• exclude an option from the interface
  • name: name for the options to exclude.
>>> [[getattr(templates[template].groups['default'], attr).keys() for attr in 'exclude_options', 'excludes_options'] for template in 'minitage.plone3', 'collective.generic.policy']
[[['python'], ['project_.*']], [['python'], ['project_.*']]]

The plugin directive

  • Must be used at template level.
  • Declare which plugin must run after the templates collection generation.
  • This is useful for example, to rearrange things which are generated.

To run a plugin which is declared under "plugin name".

<plugin name="plugin name" order="int"/>
  • name: name of the adapter
  • order: control order to run if there are more than one plugin

A plugin, is a simple adapter which takes a IPasterAssembly and provides IPostGenerationPlugin

<adapter
  name="plugin name"
  provides=".interfaces.IPostGenerationPlugin"
  factory=".plugins.MyPluginFactory"
  for=".interfaces.IPasterAssembly"
/>
>>> plugins = root.configurations['Test Generic Portal Plone'].plugins
>>> plugins
[('egg_plugin', 2)]

The paster dance

Heart of cgwb is pythonpaste, take some of paster templates, gather them in an ihm for user inputs and answears for generating a final composition of those templates, with or without been modificated by surrounded plugins.

User choose a configuration
    --------->
        read variables from templates which are in the configuration and give the appropriate choice to the user
    ------------->
            User inputs and submit it
    -------------------->
                We generate a tarball of the assembled templates according to the answers
  • An option is asked only once, only you make aliases for each of the options which have the same name among templates.
  • As a question is asked only once, if its type is not default, you must define it in the configuration of the template which has the less order number, because there will be there the question will be asked.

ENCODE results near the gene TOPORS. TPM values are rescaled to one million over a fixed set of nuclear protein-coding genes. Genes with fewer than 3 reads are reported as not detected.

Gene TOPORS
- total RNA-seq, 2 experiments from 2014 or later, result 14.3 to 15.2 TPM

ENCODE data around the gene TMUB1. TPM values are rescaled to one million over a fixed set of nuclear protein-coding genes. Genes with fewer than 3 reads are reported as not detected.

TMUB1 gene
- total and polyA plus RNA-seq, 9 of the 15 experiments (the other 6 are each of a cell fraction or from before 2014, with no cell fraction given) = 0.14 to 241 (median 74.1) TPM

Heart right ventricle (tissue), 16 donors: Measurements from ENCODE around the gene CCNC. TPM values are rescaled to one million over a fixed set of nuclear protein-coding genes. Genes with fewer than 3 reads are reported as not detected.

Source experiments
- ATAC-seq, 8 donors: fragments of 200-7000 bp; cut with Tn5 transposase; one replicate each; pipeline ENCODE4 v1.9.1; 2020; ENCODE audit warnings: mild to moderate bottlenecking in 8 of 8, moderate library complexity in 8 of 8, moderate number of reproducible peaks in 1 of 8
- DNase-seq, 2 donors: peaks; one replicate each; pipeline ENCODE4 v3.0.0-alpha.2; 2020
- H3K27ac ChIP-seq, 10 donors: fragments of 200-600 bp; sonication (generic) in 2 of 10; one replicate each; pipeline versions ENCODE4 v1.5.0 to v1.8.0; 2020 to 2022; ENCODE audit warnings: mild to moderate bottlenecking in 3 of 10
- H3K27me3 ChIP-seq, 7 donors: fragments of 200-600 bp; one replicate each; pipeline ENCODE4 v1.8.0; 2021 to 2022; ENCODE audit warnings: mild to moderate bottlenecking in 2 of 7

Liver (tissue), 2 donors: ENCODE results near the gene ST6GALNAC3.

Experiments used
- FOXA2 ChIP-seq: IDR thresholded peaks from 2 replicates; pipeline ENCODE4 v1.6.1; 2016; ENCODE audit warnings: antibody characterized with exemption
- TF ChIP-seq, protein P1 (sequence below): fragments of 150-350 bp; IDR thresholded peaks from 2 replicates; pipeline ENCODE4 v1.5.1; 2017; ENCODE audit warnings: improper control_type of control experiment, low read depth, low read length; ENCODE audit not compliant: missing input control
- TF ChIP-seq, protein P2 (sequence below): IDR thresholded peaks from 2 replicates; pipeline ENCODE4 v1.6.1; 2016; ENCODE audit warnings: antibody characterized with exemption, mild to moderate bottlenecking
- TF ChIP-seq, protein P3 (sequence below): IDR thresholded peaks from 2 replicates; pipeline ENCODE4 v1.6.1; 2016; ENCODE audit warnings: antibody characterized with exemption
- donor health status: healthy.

Loading a zcml representation of a configuration

Testing the zcml to python represetation

Load our test package where we have three templates

>>> import collective.generic.webbuilder.tests
>>> testegg = os.path.join( collective.generic.webbuilder.tests.__path__[0], 'egg', 'src')
>>> pkg_resources.working_set.add_entry(testegg)
>>> env = pkg_resources.Environment()
>>> egg = env['cgwb.tp'][0]

We have 3 templates in there waiting to be assembled

>>> pprint(egg.get_entry_map())
{'paste.paster_create_template': {'cgwb.testpackage1': EntryPoint.parse('cgwb.testpackage1 = tp.package:Package'),
                                  'cgwb.testpackage2': EntryPoint.parse('cgwb.testpackage2 = tp1.package:Package'),
                                  'cgwb.testpackage3': EntryPoint.parse('cgwb.testpackage3 = tp2.package:Package')}}

The configuration

It is more described in the zcml part of the documentation, but it's a zcml representation of which variables from the pastertemplates we want to extract and how we want to present them to users.

A sample zcml needed to assemble the packages we declared before is as follow:

>>> paster_zcml = """
... <configure xmlns="http://namespaces.repoze.org/bfg" xmlns:meta="http://namespaces.zope.org/meta">
...   <include package="collective.generic.webbuilder" file="meta.zcml"/>
...   <configure xmlns="http://webbuilder.org/webbuilder">
...     <genericpaster name="test Assembler">
...         <template name="cgwb.testpackage1" output="1" order="1000">
...           <group name="Minitage" order="05">
...             <option name="tp1option" type="boolean"/>
...             <option name="tp1option3" default="y"/>
...           </group>
...         </template>
...         <template name="cgwb.testpackage2" output="2" order="200">
...           <group name="Authors" order="20">
...             <options prefix="^author.*"/>
...           </group>
...           <excludeoptions prefix=".*"/>
...         </template>
...         <template name="cgwb.testpackage3" output="3" order="500">
...           <group name="Plone Settings" order="8">
...             <option name="tp2opton2" />
...             <option name="author_email" />
...           </group>
...           <group name="Authors" order="20">
...             <options prefix="^author.*"/>
...           </group>
...           <group name="Package tuning" order="1">
...             <option name="project_name" type="hidden" default="tma" alias="tmapn"/>
...           </group>
...         </template>